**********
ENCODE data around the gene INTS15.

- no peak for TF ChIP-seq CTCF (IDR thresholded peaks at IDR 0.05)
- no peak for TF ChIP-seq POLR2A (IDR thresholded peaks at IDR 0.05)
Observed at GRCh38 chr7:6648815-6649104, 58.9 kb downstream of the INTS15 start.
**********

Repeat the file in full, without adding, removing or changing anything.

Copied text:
ENCODE data around the gene INTS15.

- no peak for TF ChIP-seq CTCF (IDR thresholded peaks at IDR 0.05)
- no peak for TF ChIP-seq POLR2A (IDR thresholded peaks at IDR 0.05)
Observed at GRCh38 chr7:6648815-6649104, 58.9 kb downstream of the INTS15 start.